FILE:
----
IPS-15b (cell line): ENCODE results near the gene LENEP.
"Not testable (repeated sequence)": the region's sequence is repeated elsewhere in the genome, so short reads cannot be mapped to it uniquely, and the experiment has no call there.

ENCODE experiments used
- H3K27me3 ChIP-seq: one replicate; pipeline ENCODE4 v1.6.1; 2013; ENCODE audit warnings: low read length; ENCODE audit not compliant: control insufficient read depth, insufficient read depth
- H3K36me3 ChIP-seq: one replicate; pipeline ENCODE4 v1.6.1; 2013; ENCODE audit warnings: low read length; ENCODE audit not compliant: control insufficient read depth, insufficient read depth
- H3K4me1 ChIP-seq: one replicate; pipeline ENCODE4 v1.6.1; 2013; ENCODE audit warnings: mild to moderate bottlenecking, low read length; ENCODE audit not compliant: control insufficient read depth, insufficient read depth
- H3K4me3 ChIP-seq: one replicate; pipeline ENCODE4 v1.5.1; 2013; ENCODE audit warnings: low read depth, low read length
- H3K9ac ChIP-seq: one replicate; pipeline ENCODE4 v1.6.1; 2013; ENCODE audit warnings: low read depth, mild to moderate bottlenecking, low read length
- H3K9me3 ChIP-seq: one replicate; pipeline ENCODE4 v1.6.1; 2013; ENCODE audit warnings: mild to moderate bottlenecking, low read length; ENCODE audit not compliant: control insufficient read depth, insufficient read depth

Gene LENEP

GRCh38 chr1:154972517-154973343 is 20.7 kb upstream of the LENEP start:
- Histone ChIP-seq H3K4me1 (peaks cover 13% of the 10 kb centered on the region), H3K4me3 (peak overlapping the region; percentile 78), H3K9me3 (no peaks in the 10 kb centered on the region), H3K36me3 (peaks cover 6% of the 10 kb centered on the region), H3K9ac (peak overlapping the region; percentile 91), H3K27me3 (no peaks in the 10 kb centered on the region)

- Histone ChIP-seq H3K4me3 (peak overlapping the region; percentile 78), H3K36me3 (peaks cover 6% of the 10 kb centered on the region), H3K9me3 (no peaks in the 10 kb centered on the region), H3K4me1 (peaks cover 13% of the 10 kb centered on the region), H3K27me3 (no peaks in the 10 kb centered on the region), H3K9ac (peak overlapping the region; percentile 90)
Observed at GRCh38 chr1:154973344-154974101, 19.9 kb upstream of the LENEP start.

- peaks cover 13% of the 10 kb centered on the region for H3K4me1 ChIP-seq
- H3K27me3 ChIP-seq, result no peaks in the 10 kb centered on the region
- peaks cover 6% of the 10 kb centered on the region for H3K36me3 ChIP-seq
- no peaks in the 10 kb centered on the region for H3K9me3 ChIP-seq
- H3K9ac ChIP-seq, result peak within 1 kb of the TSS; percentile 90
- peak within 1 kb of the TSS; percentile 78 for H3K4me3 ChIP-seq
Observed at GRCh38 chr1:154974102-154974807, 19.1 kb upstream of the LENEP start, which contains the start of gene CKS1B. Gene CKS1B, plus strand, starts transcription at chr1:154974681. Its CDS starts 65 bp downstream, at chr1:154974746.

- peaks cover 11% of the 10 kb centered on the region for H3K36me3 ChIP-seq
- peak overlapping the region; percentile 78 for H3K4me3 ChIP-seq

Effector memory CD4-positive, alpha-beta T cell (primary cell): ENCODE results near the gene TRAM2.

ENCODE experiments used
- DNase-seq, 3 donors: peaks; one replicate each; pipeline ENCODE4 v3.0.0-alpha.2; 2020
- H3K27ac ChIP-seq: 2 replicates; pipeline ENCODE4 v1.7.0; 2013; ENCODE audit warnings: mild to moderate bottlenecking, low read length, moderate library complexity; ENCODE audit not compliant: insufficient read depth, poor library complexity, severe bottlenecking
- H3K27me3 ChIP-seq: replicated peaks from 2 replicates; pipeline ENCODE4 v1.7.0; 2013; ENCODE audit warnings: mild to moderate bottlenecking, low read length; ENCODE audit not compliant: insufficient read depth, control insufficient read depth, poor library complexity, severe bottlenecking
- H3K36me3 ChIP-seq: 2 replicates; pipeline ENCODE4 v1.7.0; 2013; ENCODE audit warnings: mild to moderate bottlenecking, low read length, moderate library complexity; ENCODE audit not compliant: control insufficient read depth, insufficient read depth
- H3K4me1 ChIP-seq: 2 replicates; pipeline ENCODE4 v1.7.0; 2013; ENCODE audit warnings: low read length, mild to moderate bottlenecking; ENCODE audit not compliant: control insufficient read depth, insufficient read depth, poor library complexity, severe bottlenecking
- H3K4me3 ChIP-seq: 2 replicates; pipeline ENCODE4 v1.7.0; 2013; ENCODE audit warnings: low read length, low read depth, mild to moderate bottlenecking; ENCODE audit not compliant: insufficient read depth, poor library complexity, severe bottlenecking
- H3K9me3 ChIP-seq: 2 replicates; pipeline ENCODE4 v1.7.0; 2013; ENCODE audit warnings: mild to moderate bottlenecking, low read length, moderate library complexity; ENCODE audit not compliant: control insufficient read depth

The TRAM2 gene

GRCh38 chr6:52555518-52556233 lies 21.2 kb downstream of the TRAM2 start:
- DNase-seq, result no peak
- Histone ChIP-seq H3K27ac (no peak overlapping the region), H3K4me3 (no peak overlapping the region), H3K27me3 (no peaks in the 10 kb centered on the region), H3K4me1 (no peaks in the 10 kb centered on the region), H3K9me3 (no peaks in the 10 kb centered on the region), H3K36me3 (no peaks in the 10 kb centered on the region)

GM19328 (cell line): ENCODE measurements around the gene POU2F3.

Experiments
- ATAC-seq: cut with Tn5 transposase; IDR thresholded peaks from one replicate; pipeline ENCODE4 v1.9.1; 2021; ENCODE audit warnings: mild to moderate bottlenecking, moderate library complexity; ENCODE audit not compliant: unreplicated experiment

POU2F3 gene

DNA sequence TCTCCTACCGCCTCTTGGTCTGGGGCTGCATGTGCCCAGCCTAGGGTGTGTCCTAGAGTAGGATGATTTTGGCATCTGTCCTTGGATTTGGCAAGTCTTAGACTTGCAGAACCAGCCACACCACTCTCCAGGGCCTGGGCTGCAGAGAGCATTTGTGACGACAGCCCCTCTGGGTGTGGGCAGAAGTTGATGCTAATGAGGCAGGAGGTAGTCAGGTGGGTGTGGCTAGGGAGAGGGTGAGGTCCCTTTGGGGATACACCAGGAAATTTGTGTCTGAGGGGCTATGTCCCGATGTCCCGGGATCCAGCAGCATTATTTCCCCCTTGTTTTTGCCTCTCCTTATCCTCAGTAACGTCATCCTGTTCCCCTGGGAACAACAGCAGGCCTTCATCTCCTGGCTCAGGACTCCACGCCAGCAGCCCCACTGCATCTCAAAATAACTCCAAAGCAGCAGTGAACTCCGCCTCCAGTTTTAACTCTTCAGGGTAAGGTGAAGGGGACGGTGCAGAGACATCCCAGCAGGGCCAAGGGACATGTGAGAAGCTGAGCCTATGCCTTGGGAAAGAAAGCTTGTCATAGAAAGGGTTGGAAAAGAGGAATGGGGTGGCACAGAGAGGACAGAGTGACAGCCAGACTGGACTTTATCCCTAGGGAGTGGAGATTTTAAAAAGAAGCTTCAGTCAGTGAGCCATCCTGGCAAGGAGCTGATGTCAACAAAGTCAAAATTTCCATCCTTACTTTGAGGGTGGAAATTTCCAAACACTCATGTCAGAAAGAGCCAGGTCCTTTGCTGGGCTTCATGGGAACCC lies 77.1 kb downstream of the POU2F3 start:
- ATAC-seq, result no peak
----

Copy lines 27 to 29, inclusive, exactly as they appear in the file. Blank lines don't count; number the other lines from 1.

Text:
- H3K27ac ChIP-seq: 2 replicates; pipeline ENCODE4 v1.7.0; 2013; ENCODE audit warnings: mild to moderate bottlenecking, low read length, moderate library complexity; ENCODE audit not compliant: insufficient read depth, poor library complexity, severe bottlenecking
- H3K27me3 ChIP-seq: replicated peaks from 2 replicates; pipeline ENCODE4 v1.7.0; 2013; ENCODE audit warnings: mild to moderate bottlenecking, low read length; ENCODE audit not compliant: insufficient read depth, control insufficient read depth, poor library complexity, severe bottlenecking
- H3K36me3 ChIP-seq: 2 replicates; pipeline ENCODE4 v1.7.0; 2013; ENCODE audit warnings: mild to moderate bottlenecking, low read length, moderate library complexity; ENCODE audit not compliant: control insufficient read depth, insufficient read depth